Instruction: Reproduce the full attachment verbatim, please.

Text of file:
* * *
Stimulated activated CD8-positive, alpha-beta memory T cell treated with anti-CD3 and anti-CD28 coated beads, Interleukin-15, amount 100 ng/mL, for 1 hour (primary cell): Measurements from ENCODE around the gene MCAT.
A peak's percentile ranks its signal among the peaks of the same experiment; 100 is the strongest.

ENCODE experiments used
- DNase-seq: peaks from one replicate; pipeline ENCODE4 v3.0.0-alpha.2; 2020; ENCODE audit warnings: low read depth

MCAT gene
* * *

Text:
Stimulated activated CD8-positive, alpha-beta memory T cell treated with anti-CD3 and anti-CD28 coated beads, Interleukin-15, amount 100 ng/mL, for 1 hour (primary cell): Measurements from ENCODE around the gene MCAT.
A peak's percentile ranks its signal among the peaks of the same experiment; 100 is the strongest.

ENCODE experiments used
- DNase-seq: peaks from one replicate; pipeline ENCODE4 v3.0.0-alpha.2; 2020; ENCODE audit warnings: low read depth

MCAT gene